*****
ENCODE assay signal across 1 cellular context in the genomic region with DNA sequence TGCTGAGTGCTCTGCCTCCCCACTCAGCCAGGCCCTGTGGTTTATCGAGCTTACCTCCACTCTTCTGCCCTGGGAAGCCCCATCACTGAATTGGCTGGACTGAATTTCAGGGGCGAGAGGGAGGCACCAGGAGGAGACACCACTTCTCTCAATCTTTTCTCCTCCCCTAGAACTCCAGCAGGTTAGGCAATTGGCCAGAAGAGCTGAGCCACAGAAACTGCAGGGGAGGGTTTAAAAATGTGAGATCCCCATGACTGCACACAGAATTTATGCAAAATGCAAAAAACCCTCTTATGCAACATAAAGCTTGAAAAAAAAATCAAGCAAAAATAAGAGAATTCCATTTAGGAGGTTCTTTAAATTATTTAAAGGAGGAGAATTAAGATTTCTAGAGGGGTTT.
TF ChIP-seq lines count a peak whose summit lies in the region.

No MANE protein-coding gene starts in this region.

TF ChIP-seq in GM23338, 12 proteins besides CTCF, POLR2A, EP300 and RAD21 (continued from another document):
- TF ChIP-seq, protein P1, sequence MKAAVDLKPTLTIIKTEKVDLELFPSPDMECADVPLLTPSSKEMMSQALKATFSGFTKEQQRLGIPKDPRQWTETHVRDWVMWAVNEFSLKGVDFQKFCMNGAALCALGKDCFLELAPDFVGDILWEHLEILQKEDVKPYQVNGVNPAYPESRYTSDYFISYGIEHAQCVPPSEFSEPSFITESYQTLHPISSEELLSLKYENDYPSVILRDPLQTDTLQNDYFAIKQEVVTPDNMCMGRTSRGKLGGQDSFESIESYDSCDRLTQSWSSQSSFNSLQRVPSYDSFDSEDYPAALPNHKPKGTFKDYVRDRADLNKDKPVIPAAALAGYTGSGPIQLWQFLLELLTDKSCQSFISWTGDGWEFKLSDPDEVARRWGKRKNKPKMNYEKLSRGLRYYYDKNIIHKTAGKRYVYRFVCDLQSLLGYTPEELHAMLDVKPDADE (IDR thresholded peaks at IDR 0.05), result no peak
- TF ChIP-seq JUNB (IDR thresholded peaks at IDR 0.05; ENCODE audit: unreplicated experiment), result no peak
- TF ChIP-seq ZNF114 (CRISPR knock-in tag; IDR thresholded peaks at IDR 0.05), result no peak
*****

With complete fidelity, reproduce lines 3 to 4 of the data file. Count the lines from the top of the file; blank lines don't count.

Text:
No MANE protein-coding gene starts in this region.

TF ChIP-seq in GM23338, 12 proteins besides CTCF, POLR2A, EP300 and RAD21 (continued from another document):